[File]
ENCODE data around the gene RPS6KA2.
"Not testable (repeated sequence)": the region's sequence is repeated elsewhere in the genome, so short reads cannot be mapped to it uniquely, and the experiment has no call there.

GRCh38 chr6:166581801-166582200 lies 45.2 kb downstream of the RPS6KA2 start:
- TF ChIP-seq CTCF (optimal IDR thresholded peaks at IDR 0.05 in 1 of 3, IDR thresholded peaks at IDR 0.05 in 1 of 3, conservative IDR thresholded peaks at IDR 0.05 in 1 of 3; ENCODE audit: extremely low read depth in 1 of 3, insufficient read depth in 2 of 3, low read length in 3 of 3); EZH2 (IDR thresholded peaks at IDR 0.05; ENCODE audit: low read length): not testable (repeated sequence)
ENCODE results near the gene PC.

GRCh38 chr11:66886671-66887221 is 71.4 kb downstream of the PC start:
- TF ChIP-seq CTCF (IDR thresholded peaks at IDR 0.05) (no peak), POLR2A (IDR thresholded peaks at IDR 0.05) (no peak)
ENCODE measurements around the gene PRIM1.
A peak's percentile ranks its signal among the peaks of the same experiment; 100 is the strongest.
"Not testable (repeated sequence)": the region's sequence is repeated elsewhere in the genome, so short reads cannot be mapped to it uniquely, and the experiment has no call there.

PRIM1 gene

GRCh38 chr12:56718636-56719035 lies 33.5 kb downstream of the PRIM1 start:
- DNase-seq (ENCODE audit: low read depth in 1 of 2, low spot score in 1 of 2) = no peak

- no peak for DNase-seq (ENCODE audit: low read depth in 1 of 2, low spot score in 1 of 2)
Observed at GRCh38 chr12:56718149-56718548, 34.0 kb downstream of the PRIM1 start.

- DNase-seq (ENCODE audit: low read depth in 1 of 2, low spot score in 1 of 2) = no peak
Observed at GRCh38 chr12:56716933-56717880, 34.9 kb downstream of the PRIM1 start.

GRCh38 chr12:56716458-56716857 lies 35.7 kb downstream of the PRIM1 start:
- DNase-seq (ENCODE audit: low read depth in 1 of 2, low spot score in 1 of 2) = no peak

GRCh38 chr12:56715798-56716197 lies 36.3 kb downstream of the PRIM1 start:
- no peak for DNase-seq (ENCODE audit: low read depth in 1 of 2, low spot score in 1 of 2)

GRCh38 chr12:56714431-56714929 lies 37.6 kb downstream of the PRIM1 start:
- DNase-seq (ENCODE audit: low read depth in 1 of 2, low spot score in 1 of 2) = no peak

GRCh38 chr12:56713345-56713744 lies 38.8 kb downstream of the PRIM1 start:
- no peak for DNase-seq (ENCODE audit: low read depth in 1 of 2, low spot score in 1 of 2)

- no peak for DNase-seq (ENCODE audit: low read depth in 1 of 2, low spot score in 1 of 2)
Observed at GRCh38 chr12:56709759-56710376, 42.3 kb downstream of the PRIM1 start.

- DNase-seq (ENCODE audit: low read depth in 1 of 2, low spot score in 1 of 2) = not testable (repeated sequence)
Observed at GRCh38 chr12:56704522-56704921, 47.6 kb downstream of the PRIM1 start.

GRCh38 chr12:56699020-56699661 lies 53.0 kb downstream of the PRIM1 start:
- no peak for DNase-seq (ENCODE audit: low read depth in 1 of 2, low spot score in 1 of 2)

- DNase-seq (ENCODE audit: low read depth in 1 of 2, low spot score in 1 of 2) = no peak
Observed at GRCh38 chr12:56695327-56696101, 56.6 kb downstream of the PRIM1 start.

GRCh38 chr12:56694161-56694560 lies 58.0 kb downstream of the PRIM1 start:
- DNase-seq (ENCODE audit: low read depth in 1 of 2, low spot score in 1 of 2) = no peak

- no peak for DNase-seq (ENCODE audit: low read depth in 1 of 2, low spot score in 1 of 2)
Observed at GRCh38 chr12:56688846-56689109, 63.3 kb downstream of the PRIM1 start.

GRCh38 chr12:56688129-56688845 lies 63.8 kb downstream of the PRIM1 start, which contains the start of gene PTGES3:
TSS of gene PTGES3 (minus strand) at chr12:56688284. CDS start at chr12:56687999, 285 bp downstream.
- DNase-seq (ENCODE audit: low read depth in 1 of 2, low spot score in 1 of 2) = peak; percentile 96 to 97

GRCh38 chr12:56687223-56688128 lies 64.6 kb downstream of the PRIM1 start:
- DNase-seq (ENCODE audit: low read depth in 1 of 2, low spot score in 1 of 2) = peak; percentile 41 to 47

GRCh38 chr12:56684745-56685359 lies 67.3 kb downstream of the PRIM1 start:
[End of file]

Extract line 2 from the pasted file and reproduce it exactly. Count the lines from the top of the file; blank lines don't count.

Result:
"Not testable (repeated sequence)": the region's sequence is repeated elsewhere in the genome, so short reads cannot be mapped to it uniquely, and the experiment has no call there.